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Why Do Economists Love Debt So Much?

Why Do Economists Love Debt So Much?
By Adam Sharp
Date January 18, 2019

“Mainstream” economics today is home to some rather strange views.

Most economists think inflation is good, even something to aim for. They believe that lots of debt is healthy and performance-enhancing.

I couldn’t disagree with these assertions more. So it usually pains me to read mainstream financial analysis.

Despite this, sometimes I read The New York Times or The Wall Street Journal to gauge what the establishment is thinking.

It’s important to understand these views because most of the writers at mainstream outlets happen to share about 99% of their financial views with bankers, central bankers and most politicians.

Still, I was in for a shock when I came across David Leonhardt’s latest New York Times piece, “Fix the Debt Freakout.” In it, the author scolds debt hawks for their silly thinking. Here’s an excerpt (emphasis mine):

But the mistake that the United States and Europe have made in recent years has not been to issue too much debt. It has been to issue too little – and scrimp on investment in education, transportation and so on.

What? Too little debt? The U.S. national debt alone has grown from around $6 trillion in 2000 to more than $21 trillion today. It is still accelerating, currently increasing by more than $1 trillion a year, and we’re not even in a recession (officially).

Mr. Leonhardt continues the madness a few lines down.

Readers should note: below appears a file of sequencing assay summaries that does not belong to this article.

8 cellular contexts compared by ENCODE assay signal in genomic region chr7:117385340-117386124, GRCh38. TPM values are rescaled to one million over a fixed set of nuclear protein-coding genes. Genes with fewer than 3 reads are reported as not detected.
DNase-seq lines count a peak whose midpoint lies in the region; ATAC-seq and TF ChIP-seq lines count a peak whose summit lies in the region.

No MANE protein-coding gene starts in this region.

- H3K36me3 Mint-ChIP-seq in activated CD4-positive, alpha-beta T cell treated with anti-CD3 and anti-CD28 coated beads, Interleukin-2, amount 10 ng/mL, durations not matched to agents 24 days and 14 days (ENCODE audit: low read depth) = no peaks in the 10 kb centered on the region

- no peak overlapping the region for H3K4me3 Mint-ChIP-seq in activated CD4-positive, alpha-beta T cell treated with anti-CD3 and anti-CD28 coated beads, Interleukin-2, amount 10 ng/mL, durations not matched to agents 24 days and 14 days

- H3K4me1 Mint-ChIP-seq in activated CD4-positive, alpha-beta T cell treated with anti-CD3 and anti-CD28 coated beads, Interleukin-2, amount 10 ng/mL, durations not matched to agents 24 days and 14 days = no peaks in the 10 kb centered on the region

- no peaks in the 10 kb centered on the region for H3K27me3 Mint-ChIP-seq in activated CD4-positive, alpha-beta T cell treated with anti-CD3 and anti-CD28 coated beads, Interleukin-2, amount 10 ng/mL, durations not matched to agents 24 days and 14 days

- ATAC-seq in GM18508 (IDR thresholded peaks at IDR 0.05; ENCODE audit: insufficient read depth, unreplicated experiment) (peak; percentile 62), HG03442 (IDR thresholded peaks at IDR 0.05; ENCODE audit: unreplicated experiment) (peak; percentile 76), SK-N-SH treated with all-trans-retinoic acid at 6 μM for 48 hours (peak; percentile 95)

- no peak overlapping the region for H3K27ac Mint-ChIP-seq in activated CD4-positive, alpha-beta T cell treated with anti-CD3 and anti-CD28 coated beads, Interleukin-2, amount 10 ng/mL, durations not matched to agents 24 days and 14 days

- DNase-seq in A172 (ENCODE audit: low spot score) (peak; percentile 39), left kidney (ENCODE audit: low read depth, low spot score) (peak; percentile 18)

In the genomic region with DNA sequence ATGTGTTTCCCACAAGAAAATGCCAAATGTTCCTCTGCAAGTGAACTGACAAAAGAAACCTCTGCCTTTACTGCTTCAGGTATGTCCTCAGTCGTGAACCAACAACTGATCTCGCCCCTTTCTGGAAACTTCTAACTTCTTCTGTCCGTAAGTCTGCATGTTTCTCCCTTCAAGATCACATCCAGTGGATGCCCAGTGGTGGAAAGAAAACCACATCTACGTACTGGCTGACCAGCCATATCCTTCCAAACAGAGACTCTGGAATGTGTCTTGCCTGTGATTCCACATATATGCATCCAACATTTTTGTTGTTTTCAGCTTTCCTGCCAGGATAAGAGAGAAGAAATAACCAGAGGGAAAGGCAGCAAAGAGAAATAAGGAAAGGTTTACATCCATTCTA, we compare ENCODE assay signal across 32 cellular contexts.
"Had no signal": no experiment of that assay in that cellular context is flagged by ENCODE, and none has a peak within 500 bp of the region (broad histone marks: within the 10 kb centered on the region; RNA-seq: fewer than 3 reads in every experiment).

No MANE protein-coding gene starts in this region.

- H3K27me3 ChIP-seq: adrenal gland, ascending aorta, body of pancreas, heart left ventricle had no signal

To cluck about the debt may sound sober-minded and responsible. But it often isn’t. Instead, it can be bad economic policy that hurts the country – including future generations.

Wait… So if we don’t take on enough debt, it’ll hurt the country and future generations? If we live within our means, harm will come to our children? What kind of logic is that?

It’s madness, and, unfortunately, this is how most of the financial establishment sees the world. It seems to view debt as a very useful political tool and massive deficits as unavoidable.

There is zero thought given to long-term repercussions. And there’s never a serious discussion about how to pay it off.


Kick the Can-onomics

The chart below shows the growth of credit (debt, loans, liabilities) in the U.S. You can see the 2008 credit crisis clearly (the bump).

That tiny bump, a temporary slowdown in the growth of credit, almost destroyed the entire economy. When a system is as highly leveraged as ours is, even a brief slowdown can be devastating.

The Fed stopped the establishment system from failing only through desperate measures. It quickly lowered interest rates (which had finally just normalized at around 5% a year or so before!) and kept rates at zero for nearly a decade. The economy became even more reliant on debt to function.

I believe this is the real reason mainstream economists love debt so much. They fully realize that without more debt and ever-easier monetary conditions, the system will collapse.

They must realize on some level that a day of reckoning has to come. The current system is the definition of unsustainable. But nobody wants it to happen “yet.” So they kick the can farther down the road, making the eventual reckoning more severe each time.

I don’t especially enjoy thinking about these darker sides of finance, but the sooner people realize the gravity of our situation, the better off we’ll all be. We must start slashing government spending and eliminating waste and corruption soon if we hope to stave off an epic disaster.

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